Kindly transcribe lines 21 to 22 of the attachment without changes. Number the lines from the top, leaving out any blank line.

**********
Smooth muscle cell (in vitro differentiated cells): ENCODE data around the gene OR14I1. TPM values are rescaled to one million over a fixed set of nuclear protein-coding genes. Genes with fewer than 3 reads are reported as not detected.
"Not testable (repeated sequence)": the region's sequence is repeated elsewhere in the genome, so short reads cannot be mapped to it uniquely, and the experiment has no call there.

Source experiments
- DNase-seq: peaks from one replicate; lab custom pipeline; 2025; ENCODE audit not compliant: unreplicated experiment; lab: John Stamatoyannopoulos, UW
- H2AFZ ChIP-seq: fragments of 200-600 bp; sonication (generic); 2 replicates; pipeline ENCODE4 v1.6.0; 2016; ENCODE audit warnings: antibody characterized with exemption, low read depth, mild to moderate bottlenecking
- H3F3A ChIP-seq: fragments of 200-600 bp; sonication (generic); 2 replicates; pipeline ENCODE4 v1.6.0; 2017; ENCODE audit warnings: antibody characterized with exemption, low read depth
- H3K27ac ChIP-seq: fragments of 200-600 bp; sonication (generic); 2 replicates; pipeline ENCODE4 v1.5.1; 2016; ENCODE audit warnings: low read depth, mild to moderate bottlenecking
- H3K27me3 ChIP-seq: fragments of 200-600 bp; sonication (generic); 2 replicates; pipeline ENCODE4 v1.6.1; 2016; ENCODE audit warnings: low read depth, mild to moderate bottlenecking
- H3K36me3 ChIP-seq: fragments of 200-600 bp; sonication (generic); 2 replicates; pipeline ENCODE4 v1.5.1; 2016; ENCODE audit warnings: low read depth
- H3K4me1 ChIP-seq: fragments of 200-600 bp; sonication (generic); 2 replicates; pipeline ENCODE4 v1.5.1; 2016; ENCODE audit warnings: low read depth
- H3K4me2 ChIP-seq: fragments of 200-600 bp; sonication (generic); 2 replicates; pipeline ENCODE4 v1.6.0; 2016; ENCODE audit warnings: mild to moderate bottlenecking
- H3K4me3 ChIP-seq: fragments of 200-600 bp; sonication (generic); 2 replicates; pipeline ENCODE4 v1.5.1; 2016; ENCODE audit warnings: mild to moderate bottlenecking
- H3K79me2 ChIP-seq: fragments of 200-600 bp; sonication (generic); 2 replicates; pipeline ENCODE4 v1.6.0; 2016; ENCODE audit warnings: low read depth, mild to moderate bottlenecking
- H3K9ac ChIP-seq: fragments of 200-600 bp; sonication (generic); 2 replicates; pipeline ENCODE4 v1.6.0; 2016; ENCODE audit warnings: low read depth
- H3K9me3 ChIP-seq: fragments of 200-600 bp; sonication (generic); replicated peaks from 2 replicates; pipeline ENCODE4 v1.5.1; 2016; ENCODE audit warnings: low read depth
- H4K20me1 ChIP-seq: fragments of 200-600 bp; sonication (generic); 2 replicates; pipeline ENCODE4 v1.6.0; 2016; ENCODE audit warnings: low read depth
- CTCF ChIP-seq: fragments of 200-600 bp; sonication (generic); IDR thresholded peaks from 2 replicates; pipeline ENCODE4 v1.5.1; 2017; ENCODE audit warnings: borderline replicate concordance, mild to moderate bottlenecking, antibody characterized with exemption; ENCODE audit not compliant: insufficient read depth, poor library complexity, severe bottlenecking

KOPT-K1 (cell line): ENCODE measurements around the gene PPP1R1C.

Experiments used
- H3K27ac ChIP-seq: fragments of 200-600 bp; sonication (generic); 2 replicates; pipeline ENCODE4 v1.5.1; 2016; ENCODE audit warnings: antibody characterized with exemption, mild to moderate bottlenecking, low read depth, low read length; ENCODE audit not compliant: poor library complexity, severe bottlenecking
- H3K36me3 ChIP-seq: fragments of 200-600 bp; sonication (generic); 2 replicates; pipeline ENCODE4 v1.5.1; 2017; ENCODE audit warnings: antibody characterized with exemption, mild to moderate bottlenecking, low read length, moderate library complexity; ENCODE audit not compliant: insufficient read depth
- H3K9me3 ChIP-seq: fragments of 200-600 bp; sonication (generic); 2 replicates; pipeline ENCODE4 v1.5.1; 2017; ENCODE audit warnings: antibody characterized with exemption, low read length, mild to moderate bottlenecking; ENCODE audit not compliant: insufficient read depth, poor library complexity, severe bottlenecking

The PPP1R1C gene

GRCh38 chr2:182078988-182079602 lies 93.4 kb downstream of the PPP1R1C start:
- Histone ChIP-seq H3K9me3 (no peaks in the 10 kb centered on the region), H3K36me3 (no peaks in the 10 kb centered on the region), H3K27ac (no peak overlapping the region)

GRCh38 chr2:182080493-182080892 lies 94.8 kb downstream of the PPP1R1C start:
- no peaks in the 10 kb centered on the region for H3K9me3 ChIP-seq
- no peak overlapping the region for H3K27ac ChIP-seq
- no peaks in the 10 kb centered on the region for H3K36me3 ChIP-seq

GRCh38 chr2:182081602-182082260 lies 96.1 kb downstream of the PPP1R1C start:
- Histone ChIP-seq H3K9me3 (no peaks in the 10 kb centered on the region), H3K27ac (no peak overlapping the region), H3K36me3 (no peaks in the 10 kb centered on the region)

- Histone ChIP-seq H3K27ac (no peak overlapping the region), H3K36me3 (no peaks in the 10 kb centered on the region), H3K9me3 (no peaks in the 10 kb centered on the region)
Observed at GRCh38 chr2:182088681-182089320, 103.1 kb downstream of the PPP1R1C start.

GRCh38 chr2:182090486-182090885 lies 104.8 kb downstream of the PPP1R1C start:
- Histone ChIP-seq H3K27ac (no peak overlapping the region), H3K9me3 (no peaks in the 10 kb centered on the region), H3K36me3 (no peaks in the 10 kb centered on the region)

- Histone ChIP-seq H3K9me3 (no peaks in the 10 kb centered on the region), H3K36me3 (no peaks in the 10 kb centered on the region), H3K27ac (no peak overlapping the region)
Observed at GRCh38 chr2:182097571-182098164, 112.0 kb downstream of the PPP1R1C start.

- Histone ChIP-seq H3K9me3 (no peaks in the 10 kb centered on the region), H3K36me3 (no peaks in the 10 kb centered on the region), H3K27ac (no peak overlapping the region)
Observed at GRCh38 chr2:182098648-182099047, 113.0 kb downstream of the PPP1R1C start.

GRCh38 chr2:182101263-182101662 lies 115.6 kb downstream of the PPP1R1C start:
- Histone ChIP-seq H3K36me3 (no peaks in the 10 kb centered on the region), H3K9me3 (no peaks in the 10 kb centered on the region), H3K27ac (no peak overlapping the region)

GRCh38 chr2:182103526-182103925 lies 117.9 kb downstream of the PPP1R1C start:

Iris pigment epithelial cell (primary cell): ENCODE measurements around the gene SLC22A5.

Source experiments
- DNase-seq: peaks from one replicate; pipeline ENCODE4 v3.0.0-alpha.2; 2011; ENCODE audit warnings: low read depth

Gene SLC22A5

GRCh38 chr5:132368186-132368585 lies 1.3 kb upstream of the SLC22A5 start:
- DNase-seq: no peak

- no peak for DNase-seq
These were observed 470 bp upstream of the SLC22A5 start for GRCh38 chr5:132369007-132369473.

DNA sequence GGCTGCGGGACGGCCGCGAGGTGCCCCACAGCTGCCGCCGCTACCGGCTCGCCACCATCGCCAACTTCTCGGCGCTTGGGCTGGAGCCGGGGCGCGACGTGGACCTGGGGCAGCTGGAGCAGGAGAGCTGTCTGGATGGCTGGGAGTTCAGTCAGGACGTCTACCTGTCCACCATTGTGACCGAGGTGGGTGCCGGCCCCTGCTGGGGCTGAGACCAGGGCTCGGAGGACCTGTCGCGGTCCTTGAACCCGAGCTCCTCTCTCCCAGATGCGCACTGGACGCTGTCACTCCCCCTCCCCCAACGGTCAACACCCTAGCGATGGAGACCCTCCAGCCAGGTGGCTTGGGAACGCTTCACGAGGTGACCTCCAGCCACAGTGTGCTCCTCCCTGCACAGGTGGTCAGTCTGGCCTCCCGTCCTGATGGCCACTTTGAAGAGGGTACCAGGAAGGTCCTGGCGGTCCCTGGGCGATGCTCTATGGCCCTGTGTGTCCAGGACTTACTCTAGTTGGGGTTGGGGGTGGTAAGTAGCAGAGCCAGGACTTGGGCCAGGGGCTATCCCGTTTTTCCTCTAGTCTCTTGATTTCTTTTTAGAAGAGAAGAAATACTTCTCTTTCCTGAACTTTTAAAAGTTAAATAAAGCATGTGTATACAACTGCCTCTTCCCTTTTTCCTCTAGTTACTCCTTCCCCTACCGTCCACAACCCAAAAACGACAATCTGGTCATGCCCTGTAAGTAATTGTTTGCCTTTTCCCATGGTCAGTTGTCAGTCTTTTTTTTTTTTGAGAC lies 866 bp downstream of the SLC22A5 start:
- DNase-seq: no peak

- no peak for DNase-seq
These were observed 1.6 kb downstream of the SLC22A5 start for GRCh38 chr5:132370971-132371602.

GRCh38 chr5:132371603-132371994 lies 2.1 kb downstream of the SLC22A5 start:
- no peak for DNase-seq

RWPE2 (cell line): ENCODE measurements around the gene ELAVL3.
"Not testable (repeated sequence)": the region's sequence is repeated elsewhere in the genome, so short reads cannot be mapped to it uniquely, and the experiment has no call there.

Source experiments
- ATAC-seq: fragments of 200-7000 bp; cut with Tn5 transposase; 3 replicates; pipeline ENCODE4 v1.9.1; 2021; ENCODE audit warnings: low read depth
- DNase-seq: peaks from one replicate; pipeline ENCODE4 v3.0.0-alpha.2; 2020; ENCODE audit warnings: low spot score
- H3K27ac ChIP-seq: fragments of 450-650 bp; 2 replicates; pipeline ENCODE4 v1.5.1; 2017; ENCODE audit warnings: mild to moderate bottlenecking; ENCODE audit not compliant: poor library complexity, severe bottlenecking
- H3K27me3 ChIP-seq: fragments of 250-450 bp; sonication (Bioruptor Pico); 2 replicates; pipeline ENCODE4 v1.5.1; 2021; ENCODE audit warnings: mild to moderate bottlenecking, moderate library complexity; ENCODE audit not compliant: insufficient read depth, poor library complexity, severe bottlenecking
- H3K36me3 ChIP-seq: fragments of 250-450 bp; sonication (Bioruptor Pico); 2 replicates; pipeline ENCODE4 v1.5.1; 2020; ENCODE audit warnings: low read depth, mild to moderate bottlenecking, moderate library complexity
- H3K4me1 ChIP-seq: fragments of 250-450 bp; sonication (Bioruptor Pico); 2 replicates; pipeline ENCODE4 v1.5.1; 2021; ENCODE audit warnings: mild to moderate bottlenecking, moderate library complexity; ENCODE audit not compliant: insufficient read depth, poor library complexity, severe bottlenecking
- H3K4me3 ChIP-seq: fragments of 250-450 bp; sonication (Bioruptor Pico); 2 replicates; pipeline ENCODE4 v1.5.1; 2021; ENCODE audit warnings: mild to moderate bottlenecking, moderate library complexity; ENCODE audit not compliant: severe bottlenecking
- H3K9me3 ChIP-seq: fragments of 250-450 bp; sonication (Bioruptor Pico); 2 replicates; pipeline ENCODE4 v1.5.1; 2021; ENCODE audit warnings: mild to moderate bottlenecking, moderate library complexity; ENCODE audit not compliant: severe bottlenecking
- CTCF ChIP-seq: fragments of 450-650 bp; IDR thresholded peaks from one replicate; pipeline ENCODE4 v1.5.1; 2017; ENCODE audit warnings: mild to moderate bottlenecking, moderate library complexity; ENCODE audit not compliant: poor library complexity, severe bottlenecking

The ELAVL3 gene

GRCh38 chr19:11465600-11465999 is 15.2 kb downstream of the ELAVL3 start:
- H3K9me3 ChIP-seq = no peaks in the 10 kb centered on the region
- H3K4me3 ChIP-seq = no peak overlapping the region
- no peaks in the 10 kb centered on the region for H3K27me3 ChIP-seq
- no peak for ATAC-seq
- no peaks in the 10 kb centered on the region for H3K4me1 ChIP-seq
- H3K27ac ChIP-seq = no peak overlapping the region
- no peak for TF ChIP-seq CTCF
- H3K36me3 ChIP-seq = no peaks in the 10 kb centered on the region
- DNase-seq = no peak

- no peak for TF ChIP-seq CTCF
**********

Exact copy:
- H3K36me3 ChIP-seq: fragments of 200-600 bp; sonication (generic); 2 replicates; pipeline ENCODE4 v1.5.1; 2017; ENCODE audit warnings: antibody characterized with exemption, mild to moderate bottlenecking, low read length, moderate library complexity; ENCODE audit not compliant: insufficient read depth
- H3K9me3 ChIP-seq: fragments of 200-600 bp; sonication (generic); 2 replicates; pipeline ENCODE4 v1.5.1; 2017; ENCODE audit warnings: antibody characterized with exemption, low read length, mild to moderate bottlenecking; ENCODE audit not compliant: insufficient read depth, poor library complexity, severe bottlenecking